Once in GTC you can look at them and generally poke them like a piece of over-cooked chicken. Most importantly, you can export them to other programs to use to analyze your data. One of the most obvious reasons why GTC is so lame is the mapping – just look at the below example. Hello 90’s!
A much better option is to upload the data to Garmin Connect. This is the free web-based successor to site Motion Based (which Garmin bought). It’s cool in that without prompting you for any username/password after initial configuration, your data is automatically uploaded to the Connect site. Your data is of course only visible to you unless you share it or mark it as public (great for finding new routes!)
When the site initially came out in the spring, it was pretty rough. The vast majority of the time I couldn’t upload anything as it was constantly giving errors. However, things have gotten a lot better now and it’s quite good. Lots of good little improvements. That’s not to say there aren’t issues. For example – I just noticed that if I put in the ‘&’ symbol, it breaks the title of my activity (in programming lingo that’s called failing to acknowledge the escape character). Also noticed it didn’t correctly upload my cadence activity. So after 5+ months, it’s still not where it needs to be.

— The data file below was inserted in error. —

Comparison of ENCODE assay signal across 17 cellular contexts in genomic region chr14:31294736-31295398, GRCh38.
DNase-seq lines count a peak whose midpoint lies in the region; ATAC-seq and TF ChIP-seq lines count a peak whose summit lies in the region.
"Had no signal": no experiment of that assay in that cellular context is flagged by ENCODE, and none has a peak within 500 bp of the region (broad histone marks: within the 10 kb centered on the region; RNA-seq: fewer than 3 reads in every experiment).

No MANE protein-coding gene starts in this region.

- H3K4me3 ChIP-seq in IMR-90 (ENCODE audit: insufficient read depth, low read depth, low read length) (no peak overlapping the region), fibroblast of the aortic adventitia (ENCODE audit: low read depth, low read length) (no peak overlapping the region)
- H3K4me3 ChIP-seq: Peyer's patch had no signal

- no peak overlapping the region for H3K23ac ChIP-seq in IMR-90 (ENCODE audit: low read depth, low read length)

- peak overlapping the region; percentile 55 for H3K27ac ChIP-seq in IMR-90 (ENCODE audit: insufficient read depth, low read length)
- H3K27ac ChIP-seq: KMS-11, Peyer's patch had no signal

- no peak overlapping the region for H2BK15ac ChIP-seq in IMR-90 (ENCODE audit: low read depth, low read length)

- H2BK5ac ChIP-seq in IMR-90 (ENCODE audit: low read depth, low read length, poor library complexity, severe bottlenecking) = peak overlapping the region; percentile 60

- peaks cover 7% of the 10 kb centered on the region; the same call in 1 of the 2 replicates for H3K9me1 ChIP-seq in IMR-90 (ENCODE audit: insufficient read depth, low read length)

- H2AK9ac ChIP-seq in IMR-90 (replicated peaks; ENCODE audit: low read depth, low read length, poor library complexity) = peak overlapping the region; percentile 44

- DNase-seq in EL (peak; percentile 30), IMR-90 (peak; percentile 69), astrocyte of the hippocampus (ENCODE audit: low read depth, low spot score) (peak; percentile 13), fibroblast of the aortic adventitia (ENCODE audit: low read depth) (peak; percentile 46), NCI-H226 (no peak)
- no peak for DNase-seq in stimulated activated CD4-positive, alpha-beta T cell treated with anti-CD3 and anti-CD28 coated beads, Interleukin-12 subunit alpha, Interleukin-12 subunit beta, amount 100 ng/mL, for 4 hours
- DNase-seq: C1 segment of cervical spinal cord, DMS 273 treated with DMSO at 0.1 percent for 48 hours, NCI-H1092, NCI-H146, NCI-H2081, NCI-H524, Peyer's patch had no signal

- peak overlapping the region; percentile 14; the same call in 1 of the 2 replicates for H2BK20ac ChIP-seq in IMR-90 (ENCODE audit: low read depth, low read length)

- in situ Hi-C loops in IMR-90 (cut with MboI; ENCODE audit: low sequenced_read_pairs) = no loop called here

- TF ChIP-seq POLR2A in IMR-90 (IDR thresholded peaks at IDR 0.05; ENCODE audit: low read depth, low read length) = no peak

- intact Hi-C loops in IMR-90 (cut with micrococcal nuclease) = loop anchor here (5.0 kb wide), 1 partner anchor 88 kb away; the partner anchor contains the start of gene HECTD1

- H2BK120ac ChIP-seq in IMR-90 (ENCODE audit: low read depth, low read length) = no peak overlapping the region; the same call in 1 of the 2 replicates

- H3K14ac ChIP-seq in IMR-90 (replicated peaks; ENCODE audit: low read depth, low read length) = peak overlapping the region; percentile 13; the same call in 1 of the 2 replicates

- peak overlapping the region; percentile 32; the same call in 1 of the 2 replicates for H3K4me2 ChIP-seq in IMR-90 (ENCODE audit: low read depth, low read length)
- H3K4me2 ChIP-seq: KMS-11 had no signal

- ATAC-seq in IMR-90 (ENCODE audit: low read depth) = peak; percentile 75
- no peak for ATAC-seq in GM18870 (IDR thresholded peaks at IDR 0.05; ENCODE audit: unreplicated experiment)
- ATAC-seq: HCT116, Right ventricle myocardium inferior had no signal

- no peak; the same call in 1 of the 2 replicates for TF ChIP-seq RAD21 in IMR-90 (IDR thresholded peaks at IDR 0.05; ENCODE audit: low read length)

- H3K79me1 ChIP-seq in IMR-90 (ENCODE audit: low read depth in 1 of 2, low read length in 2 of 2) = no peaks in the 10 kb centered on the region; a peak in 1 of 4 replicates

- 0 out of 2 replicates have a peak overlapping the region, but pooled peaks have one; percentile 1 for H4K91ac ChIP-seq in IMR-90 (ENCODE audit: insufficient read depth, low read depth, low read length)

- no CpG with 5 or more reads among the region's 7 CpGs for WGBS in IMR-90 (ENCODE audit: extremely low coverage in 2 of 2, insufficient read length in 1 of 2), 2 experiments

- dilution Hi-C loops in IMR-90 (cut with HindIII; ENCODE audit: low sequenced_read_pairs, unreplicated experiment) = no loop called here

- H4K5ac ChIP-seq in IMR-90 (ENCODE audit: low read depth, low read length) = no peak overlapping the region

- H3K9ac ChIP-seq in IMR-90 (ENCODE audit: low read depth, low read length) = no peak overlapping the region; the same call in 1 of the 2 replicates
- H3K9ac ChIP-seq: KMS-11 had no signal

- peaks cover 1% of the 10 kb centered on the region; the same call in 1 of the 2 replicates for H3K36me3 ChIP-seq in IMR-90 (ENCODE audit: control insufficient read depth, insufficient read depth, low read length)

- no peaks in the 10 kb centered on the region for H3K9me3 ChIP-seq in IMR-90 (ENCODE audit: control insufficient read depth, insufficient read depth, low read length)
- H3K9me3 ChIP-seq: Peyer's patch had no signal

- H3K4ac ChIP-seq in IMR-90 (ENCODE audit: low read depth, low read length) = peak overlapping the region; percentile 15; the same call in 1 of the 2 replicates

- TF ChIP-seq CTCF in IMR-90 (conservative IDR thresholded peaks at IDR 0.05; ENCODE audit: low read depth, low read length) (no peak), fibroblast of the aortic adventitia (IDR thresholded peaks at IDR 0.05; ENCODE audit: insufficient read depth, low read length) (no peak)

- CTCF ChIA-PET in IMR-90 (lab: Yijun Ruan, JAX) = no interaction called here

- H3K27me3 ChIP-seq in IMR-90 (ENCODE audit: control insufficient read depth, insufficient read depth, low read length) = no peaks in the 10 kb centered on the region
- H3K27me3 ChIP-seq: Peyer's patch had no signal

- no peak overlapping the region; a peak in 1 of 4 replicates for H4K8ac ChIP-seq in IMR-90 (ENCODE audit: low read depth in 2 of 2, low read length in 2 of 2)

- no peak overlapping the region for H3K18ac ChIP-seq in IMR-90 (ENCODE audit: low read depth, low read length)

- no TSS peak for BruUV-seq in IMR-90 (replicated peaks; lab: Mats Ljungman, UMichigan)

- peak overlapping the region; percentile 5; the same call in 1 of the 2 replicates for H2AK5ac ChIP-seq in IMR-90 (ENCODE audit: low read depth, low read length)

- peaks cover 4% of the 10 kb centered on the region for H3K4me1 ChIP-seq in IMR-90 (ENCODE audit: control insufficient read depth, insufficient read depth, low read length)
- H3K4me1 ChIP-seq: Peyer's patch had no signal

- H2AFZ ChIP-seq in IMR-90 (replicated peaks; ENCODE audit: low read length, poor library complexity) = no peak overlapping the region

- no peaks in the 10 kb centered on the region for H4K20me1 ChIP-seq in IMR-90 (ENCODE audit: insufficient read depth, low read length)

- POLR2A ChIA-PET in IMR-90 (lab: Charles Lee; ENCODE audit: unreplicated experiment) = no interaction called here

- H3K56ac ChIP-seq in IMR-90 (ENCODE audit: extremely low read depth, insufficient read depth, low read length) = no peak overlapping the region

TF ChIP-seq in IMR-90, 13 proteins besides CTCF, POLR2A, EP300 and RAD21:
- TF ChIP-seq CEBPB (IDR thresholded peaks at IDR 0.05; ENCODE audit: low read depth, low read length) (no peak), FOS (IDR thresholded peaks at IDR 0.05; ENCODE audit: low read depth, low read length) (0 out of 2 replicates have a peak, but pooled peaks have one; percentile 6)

You can rename each of your workouts and view all of the data, as well as share it with other folks.
3rd Party Software